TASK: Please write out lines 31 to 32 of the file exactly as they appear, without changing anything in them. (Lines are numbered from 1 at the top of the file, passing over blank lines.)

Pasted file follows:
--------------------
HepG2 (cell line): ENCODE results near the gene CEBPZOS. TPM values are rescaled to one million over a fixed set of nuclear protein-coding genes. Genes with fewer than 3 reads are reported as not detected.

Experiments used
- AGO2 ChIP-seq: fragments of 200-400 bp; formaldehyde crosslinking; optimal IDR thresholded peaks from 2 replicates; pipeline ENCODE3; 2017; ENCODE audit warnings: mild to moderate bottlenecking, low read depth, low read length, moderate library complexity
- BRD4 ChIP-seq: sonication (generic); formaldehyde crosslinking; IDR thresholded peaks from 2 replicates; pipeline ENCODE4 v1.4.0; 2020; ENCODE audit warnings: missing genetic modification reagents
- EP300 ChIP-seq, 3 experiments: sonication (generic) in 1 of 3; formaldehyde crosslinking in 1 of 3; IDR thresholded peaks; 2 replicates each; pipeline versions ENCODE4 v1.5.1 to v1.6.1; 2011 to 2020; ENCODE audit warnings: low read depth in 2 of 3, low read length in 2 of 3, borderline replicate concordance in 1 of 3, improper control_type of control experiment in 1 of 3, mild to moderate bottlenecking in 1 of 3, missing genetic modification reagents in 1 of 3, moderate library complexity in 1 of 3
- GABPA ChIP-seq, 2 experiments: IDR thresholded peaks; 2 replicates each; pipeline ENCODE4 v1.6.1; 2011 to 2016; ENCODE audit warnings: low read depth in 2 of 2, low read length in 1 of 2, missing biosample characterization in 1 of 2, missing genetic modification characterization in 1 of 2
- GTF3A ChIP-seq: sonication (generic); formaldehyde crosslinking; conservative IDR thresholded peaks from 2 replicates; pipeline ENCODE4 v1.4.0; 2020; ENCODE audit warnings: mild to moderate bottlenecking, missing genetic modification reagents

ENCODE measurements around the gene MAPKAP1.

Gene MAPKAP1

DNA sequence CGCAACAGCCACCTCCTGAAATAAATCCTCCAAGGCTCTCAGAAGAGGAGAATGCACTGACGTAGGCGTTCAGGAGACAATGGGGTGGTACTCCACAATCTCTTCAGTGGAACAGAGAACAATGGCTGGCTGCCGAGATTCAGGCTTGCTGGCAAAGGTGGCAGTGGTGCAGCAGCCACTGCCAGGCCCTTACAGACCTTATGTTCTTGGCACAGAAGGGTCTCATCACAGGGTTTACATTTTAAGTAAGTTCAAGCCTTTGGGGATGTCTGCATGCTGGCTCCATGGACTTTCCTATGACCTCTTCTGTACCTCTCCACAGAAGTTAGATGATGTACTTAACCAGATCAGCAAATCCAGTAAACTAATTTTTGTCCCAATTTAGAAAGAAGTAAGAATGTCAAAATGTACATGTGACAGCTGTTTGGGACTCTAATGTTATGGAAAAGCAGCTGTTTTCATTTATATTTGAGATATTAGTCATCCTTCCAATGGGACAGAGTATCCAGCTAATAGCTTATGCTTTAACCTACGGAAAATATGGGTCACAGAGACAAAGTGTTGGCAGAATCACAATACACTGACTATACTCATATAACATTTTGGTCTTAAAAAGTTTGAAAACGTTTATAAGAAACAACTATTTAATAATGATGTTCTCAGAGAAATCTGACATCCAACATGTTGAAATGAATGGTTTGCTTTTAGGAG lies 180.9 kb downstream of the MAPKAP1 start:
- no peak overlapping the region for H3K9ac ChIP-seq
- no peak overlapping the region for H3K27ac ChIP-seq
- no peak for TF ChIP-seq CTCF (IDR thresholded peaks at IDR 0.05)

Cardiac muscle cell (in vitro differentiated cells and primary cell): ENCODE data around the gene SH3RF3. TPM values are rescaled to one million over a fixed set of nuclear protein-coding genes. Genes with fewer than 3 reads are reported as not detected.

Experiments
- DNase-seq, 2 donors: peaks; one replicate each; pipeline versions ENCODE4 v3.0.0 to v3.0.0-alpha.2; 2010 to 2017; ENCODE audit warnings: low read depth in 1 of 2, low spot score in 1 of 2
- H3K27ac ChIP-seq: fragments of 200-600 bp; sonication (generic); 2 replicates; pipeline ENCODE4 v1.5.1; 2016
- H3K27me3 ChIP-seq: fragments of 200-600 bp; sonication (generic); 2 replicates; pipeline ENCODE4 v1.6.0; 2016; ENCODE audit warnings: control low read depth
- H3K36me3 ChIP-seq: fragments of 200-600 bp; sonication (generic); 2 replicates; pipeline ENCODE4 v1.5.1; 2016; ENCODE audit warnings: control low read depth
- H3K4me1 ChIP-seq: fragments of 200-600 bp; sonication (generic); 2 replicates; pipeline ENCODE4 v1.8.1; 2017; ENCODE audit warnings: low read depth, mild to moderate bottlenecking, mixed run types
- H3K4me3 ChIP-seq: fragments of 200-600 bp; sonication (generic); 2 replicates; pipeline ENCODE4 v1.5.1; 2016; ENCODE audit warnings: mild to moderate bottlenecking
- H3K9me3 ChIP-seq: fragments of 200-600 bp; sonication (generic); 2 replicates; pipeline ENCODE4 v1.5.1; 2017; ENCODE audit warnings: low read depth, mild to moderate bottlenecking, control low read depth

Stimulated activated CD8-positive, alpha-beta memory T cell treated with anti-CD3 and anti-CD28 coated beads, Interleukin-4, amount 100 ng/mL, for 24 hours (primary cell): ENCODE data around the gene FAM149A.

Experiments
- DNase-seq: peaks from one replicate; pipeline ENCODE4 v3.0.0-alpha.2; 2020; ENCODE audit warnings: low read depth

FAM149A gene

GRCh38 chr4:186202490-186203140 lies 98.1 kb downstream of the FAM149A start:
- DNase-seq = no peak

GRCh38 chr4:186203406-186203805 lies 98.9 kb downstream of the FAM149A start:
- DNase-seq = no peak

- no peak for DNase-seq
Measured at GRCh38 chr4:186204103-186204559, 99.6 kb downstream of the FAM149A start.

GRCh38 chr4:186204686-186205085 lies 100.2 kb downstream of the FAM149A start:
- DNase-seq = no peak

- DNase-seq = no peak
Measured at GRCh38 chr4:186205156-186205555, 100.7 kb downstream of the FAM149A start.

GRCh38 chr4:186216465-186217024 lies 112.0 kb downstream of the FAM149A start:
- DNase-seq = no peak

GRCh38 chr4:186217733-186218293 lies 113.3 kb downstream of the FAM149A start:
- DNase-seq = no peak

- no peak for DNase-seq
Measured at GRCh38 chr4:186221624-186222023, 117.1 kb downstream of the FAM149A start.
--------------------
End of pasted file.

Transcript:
- no peak for DNase-seq
Measured at GRCh38 chr4:186204103-186204559, 99.6 kb downstream of the FAM149A start.